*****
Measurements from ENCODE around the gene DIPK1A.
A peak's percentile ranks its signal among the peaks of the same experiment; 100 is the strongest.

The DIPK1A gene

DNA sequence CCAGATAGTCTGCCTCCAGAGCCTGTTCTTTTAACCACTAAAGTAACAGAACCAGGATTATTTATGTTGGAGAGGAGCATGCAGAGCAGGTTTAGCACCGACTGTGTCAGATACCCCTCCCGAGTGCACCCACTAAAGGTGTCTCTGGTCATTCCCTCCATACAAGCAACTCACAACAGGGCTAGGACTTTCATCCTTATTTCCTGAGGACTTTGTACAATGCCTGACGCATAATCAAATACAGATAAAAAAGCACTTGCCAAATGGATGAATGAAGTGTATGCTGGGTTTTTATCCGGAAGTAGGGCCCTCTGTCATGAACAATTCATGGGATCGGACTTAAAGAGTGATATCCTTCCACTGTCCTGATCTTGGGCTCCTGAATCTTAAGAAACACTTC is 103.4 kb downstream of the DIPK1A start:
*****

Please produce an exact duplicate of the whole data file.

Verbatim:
Measurements from ENCODE around the gene DIPK1A.
A peak's percentile ranks its signal among the peaks of the same experiment; 100 is the strongest.

The DIPK1A gene

DNA sequence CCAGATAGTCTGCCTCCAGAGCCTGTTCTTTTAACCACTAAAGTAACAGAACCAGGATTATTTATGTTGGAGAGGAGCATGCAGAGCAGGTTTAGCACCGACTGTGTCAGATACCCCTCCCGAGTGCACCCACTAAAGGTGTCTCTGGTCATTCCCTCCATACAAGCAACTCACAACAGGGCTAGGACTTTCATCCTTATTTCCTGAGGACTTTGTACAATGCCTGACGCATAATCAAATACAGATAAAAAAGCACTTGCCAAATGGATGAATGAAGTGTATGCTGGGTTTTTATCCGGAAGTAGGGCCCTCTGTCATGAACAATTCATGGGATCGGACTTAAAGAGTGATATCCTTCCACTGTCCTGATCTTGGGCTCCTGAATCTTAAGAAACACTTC is 103.4 kb downstream of the DIPK1A start: